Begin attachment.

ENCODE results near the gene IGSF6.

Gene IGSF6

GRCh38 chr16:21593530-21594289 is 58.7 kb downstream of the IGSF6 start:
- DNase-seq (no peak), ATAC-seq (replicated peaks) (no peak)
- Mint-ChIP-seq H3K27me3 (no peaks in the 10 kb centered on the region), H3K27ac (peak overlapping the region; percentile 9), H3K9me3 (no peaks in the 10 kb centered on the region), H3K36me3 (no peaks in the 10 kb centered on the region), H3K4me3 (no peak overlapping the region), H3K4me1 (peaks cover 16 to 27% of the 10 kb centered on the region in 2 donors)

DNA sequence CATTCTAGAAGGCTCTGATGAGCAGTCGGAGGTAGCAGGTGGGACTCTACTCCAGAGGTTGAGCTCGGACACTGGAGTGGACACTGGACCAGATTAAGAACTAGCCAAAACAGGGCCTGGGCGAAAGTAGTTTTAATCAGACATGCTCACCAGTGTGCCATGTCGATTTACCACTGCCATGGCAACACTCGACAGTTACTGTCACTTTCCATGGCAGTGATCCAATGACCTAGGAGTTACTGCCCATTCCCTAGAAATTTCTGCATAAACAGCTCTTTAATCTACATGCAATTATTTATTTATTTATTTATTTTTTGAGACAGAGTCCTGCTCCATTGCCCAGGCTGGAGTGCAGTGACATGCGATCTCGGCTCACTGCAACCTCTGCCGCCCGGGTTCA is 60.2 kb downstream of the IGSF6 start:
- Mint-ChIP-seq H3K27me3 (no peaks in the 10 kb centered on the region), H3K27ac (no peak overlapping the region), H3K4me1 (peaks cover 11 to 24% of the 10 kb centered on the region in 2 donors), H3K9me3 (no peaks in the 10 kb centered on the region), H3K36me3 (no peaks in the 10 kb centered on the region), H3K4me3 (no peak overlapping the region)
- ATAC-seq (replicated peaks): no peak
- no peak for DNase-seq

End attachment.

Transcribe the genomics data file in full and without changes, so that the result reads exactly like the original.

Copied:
ENCODE results near the gene IGSF6.

Gene IGSF6

GRCh38 chr16:21593530-21594289 is 58.7 kb downstream of the IGSF6 start:
- DNase-seq (no peak), ATAC-seq (replicated peaks) (no peak)
- Mint-ChIP-seq H3K27me3 (no peaks in the 10 kb centered on the region), H3K27ac (peak overlapping the region; percentile 9), H3K9me3 (no peaks in the 10 kb centered on the region), H3K36me3 (no peaks in the 10 kb centered on the region), H3K4me3 (no peak overlapping the region), H3K4me1 (peaks cover 16 to 27% of the 10 kb centered on the region in 2 donors)

DNA sequence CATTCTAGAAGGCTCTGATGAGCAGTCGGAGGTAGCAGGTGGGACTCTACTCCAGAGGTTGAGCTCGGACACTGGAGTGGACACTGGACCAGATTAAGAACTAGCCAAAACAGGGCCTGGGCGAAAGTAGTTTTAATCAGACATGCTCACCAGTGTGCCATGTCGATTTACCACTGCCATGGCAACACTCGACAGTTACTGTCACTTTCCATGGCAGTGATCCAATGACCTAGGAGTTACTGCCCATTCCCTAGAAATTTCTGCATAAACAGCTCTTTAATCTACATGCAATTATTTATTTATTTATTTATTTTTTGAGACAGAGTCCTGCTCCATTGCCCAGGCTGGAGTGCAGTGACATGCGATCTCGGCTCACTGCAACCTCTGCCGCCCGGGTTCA is 60.2 kb downstream of the IGSF6 start:
- Mint-ChIP-seq H3K27me3 (no peaks in the 10 kb centered on the region), H3K27ac (no peak overlapping the region), H3K4me1 (peaks cover 11 to 24% of the 10 kb centered on the region in 2 donors), H3K9me3 (no peaks in the 10 kb centered on the region), H3K36me3 (no peaks in the 10 kb centered on the region), H3K4me3 (no peak overlapping the region)
- ATAC-seq (replicated peaks): no peak
- no peak for DNase-seq